Bhoomi feature that takes a hard look at chemicals in our lives and the chemicals we unwittingly expose our children to.
An old adage in India goes, “Treat a child like a god till the age of seven.” We can safely say it means that the first seven years are the most important foundational years of a human being. Indeed, today, science tells us that these are the years of a child’s phenomenal cognitive, social, physical and spiritual development. During these early years, brain science research confirms, trillions of neural connections are made. During these years, too, children need to be showered with love and affection and given the best in nutrition so that their growth and development, which seem almost magical, are supported.
But we live in a strange age: we do not know what our children are being exposed to. Very few parents seem to take care regarding the chemical additives and taste enhancers in the processed foods their children eat – cakes, biscuits, ready-to-eat breakfast cereals, burgers and fries, etc.
However, the fact is that babies are much more vulnerable to the harmful effects of chemicals than adults because of their size, their habit of putting things into their mouth and the fact that they move close to the ground. They can be affected by chemicals while in the womb, since chemicals in a pregnant woman’s body, such as polychlorinated biphenyls (PCBs), lead, mercury and insecticides can pass through the placenta into the growing foetus directly through the bloodstream.
Scientists have found that a vast number – far higher than earlier thought – of chemicals works in insidious ways, disrupting our endocrine and neuro-muscular systems. But we tend to think in simplistic, limiting linear ways and do not understand the systemic ways of Nature. And when we cannot establish a direct cause-and-effect connection between exposure to a given chemical and the neurological problems that causes, we believe all is well.
Many studies have linked poor nutrition with low IQ in children. Although that is well-known “Grandma’s wisdom,” scientific proof exists today to prove that if your child does not get healthy food (including, ideally, breast milk) in infancy, its future intelligence could be adversely impacted. A diet high in fats, sugars and processed foods in early childhood, particularly until a child is three years old, may play a big role in the faulty development of the brain and thus affect behaviour, learning performance and IQ in later life.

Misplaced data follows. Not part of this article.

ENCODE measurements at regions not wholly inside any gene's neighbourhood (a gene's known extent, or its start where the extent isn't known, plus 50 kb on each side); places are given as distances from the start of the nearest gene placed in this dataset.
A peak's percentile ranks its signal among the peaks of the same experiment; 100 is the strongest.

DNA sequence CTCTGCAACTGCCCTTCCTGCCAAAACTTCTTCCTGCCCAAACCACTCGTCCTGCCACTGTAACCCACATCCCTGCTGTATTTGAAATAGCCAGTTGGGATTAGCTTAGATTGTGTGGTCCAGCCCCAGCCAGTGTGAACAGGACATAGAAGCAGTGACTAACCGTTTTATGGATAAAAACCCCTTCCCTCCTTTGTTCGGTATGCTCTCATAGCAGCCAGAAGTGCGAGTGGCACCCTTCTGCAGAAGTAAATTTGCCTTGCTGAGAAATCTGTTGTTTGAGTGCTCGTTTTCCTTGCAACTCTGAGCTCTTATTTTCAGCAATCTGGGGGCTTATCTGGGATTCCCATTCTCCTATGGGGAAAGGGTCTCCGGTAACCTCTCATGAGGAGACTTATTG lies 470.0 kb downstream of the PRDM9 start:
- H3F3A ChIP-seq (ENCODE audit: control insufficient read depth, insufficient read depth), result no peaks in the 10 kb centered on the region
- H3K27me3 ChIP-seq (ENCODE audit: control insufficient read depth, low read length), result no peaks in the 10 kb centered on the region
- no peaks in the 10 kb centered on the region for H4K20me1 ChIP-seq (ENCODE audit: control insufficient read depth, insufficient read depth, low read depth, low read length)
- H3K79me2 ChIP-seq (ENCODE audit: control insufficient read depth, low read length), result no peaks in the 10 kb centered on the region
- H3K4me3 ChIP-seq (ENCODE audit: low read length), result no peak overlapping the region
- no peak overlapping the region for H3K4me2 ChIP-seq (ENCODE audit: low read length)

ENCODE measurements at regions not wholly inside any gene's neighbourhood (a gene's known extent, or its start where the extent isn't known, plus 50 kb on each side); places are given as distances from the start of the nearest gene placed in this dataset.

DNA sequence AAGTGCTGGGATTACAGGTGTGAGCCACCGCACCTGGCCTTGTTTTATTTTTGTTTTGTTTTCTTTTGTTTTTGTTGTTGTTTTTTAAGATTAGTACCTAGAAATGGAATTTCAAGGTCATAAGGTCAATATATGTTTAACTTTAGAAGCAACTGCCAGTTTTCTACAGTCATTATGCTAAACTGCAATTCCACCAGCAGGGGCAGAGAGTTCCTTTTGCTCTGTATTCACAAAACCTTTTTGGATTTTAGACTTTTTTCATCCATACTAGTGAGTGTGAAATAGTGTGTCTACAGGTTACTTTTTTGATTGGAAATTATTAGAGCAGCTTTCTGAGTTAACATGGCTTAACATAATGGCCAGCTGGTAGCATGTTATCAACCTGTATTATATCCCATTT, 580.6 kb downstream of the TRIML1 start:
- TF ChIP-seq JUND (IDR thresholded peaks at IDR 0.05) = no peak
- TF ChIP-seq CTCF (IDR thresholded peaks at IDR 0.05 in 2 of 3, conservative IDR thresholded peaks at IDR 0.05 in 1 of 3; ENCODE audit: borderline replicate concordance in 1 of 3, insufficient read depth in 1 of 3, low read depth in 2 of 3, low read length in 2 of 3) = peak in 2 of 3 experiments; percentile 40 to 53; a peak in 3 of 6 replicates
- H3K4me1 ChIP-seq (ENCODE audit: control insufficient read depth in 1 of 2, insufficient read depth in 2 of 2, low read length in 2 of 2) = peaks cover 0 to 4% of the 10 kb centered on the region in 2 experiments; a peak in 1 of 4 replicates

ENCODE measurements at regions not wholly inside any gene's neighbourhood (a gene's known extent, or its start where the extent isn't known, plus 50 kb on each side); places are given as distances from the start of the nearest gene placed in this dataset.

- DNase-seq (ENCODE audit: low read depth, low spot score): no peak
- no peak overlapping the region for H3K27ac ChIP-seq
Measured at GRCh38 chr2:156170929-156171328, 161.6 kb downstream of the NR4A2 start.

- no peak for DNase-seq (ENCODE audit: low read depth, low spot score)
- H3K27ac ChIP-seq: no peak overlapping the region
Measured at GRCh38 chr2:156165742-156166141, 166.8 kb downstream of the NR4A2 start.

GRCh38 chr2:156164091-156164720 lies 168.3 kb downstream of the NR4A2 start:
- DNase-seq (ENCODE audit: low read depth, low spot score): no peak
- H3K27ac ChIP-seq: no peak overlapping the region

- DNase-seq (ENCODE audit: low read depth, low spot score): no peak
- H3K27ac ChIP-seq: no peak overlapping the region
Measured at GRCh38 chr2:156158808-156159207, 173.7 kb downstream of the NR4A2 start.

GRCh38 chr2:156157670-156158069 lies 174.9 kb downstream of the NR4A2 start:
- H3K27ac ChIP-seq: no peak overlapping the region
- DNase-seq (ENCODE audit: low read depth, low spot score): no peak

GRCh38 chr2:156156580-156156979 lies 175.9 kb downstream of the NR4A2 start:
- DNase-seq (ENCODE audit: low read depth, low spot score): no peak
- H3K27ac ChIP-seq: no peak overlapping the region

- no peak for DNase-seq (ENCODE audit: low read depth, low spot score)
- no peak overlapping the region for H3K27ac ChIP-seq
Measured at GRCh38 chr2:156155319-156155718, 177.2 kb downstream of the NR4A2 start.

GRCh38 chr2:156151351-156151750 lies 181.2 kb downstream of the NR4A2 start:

Philippe Grandjean & Philip J. Landrigan, in their study “Neurobehavioural Effects of Developmental Toxicity” (The Lancet Neurology, Mar 2014), argue that new chemicals may be contributing to what they dub the “global, silent pandemic of neurodevelopmental toxicity.” They report that the number of chemicals contributing to brain disorders in children has doubled since 2006 and present a list of 11 toxic chemicals affecting brain development in children:
- Polychlorinated biphenyls
- Toluene(in paint thinner , nail polish etc)
- Methyl mercury
- Fluoride (in water, toothpaste, etc)
Chemicals in Processed Food
Many studies have shown that poor nutrition in childhood and infancy can have a huge adverse impact on children’s intelligence. It is not surprising that children with healthier diets had higher IQ levels.
Apart from resulting in poorer intelligence, junk food and a diet of non-nutritious restaurant foods can cause obesity, asthma, eczema, allergies, hyperactivity and autoimmune diseases. The US government’s National Institutes of Health have even gone on record to say that four of the six leading causes of death in the US are linked to unhealthy diet. We, in India, need to beware of processed foods: we are rapidly getting taken in by the glamour, convenience and heightened taste that toxins in those foods bring.